Décor & Gardening
Gardening in May
What we’re planting
We’re planting…petunia ‘Baby Doll’. Think pink for Mother’s Day with this ‘designer’ pink petunia that sparkles with white flecks. It is a breeding breakthrough that started with ‘Night Sky’ (white flecked deep blue) and every flower is different. Plants are compact, great for pots, hanging baskets or in the garden. Plant in well composted beds in full sun or positions that get morning sun and some afternoon shade. Water regularly and allow the soil to dry out slight between watering. This is a real novelty.
Rose tip: Worried that rose beds will look bare after pruning in July? Ludwig Taschner’s advice is to sow poppies in-between the roses. The bare flowering stems do not take away space and light when the roses are sprouting after pruning, says rose grower Ludwig Taschner. For a colourful border in front of the roses go for pansies, violas, compact snapdragons or calendulas and alyssum in the warmer regions
Pruning is an important part of maintaining a garden. Let’s face it, not everyone is an expert at it. This handy guide to pruning is a simple way of finding the help you need when it comes to pruning your plants. Pruning is an easy to use reference guide to understanding pruning, which is great. This means you don’t have to be an experienced gardener to understand the pruning needs of your garden. Random House R150.
We are so excited about the prospects of having a garden absolutely anywhere. This is why Container Gardens is one of our must reads. Gone are the days where no backyard space equaled no garden. This book shows you how to growing plants in containers it is a fabulously detailed step by step guide to all you need to know about transforming your courtyards, patios and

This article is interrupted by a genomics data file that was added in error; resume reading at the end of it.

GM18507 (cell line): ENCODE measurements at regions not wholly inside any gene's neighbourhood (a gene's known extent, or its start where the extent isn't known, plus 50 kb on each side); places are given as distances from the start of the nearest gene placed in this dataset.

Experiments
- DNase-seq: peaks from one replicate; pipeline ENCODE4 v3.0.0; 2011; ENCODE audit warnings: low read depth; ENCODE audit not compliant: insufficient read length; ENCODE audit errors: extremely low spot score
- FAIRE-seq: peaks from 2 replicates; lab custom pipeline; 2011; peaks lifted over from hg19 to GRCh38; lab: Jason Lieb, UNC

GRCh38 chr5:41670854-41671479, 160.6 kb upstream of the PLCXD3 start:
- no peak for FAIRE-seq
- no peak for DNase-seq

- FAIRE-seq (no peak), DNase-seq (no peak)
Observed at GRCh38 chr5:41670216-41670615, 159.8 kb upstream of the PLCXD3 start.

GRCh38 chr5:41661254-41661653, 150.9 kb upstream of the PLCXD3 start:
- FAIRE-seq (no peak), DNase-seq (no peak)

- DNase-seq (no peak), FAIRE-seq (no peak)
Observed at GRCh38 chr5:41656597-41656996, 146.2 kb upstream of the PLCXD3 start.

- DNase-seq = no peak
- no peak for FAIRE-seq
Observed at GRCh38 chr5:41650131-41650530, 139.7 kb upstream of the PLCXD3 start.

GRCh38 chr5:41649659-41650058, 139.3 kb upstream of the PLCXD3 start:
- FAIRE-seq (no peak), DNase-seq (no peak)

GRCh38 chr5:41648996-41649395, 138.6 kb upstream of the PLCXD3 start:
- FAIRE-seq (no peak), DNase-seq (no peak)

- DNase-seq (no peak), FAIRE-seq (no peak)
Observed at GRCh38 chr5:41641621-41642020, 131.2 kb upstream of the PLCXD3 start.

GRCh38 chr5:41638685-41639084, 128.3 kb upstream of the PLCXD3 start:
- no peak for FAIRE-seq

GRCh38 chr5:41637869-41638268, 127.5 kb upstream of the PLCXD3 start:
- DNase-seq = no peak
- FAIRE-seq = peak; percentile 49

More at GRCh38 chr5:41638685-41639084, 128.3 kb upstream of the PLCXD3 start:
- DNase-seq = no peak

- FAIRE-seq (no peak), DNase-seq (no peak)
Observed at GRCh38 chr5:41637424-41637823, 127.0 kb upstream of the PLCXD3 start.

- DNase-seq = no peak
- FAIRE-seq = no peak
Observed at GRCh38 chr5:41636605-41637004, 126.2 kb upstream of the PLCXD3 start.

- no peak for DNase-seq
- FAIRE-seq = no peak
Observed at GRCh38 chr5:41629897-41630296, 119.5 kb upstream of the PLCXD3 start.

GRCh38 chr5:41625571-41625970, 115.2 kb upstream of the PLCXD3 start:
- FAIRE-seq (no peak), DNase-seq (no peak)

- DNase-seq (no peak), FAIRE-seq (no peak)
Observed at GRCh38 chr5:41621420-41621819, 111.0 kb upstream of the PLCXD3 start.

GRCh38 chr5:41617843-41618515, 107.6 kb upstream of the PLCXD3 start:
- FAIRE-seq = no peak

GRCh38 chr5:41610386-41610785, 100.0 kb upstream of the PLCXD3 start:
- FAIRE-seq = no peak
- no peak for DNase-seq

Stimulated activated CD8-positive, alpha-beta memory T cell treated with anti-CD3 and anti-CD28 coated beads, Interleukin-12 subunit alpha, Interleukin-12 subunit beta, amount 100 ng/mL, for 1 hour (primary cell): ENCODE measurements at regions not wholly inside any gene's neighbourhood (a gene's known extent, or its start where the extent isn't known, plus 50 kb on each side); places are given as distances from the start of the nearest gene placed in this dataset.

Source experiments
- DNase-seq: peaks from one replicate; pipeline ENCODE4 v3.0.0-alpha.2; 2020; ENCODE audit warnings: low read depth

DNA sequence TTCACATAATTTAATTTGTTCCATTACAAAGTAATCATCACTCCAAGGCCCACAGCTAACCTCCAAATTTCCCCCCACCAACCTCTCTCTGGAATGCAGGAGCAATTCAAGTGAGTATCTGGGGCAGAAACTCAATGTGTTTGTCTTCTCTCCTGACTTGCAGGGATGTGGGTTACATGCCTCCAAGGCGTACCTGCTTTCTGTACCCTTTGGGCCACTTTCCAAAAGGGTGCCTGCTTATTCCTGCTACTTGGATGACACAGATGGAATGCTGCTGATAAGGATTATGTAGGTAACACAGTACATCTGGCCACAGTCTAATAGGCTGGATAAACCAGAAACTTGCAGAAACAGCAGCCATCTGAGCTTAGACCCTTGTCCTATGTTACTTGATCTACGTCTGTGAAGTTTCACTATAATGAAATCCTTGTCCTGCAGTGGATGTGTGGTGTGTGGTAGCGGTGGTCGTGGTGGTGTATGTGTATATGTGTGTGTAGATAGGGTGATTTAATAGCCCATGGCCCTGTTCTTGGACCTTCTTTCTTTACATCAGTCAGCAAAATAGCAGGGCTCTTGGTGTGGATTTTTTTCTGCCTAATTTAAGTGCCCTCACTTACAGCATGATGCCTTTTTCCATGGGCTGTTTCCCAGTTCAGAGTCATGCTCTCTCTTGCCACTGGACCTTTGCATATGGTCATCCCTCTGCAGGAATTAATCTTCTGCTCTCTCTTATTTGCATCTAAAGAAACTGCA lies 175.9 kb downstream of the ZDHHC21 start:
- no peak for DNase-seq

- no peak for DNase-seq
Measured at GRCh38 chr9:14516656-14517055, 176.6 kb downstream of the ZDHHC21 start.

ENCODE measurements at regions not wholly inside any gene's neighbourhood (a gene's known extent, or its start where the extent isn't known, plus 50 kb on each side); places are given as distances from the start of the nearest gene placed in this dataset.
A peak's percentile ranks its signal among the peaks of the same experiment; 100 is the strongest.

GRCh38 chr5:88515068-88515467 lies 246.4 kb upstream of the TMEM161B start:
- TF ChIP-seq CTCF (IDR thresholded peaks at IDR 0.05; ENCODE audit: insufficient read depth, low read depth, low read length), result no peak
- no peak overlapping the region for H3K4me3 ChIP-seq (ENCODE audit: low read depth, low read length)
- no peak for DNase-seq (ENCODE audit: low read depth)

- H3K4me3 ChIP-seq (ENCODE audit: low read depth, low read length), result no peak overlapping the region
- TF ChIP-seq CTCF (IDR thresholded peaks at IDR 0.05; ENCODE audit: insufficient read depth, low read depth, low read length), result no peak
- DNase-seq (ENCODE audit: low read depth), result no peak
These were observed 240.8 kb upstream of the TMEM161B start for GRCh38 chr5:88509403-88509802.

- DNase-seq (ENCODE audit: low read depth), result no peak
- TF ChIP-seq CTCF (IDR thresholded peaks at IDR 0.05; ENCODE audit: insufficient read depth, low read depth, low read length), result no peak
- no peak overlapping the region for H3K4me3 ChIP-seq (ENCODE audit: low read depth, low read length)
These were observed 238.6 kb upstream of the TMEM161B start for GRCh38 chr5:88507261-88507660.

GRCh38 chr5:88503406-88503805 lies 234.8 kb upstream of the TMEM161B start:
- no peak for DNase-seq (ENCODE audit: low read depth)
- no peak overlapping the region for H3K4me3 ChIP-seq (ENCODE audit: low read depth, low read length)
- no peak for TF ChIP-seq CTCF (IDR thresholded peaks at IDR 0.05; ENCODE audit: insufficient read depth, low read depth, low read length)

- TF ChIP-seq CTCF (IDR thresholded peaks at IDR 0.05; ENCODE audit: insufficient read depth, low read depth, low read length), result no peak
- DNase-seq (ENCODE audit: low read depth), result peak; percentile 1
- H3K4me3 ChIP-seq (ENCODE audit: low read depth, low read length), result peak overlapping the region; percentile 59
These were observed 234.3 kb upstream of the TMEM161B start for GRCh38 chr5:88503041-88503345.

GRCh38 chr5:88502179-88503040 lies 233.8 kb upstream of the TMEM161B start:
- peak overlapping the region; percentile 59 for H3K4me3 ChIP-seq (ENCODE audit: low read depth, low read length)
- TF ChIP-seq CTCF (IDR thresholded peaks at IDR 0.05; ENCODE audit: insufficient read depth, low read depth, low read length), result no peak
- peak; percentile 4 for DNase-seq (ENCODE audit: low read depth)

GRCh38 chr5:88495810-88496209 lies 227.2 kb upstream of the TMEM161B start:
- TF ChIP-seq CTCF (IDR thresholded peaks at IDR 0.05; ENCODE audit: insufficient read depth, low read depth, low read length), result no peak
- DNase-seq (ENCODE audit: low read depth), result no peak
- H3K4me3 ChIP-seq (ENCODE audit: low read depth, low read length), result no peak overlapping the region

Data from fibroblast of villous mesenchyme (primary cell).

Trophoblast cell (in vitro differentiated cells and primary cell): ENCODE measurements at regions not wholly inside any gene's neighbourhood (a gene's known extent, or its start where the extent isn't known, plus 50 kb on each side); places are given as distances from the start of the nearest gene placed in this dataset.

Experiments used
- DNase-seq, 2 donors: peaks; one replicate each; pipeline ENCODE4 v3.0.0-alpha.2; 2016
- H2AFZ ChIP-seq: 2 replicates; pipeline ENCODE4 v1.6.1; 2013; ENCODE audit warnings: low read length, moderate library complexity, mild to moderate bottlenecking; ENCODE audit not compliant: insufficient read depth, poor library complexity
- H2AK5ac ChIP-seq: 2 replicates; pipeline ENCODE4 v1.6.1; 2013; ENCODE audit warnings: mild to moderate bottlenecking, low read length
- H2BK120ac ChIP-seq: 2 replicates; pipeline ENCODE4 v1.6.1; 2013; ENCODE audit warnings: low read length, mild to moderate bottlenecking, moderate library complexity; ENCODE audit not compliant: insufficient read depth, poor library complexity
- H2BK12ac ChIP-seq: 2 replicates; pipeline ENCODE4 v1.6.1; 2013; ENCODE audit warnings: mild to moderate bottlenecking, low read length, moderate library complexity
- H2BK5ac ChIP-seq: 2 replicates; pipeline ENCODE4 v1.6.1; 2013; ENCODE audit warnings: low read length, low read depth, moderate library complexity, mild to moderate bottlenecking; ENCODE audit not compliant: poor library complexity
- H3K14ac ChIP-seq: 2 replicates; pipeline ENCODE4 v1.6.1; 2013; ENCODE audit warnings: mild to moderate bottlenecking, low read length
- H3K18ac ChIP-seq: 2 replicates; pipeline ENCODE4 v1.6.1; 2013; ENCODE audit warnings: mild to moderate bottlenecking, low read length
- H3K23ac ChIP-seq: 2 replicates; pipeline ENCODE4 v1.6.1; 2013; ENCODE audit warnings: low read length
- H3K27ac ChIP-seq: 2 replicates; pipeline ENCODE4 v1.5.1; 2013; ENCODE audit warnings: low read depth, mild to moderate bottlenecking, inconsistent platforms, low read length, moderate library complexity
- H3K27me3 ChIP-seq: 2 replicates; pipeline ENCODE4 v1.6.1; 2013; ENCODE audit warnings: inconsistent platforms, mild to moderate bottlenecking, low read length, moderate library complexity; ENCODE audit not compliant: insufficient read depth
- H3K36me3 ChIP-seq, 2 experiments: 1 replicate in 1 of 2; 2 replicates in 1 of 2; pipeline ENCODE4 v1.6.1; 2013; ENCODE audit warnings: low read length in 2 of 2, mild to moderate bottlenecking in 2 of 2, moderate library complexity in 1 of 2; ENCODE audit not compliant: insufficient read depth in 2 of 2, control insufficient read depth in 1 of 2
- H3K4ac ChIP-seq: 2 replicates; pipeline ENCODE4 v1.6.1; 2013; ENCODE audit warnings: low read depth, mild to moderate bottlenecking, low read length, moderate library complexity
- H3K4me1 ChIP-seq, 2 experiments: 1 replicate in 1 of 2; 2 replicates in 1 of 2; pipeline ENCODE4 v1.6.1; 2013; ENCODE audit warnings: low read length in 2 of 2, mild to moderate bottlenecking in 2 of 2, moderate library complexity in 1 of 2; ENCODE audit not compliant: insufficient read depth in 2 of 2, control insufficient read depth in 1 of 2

terraces, balconies, windows and entrances. The author, David Squire, explains which container, plant combinations will deliver the best results. This book is all you need to know about planting,
creating and maintaining beautiful container-based displays. Random House R150.
Garden tasks for May
* Aloes are starting to flower, making it a good time to plant them in water wise gardens. Aloes grow best in bright light; not necessarily full sun.
* Plant tulips before the end of May.
* Water winter annuals at least once a week and give them a weekly feed with a liquid fertiliser to keep them flowering.
* Train climbing sweet peas up their supports and check for aphids. Use an organic insecticide or soapy water (but not too strong a mixture).
Don’t let spring flowering shrubs, like azaleas and camellias dry out.
* Divide cannas, dahlias and lilies.
* Be ready for the first frost in May and stock up on frost cloth if your garden is in a frost belt.
Water lawns once a month.
In summer rainfall areas this is the last month for sowing broad beans, kale, lettuce, radishes, spinach, onions and peas.
* In winter rainfall areas sow or plant out seedlings of cabbage, spinach, Swiss chard, beetroot, carrots, leeks, lettuce, onions, peas and radishes
* In winter rainfall areas clear out the gutters, check drain pipes and put away garden umbrellas and lightweight garden furniture. Make sure that plants are properly staked and tied to withstand the cold winter winds.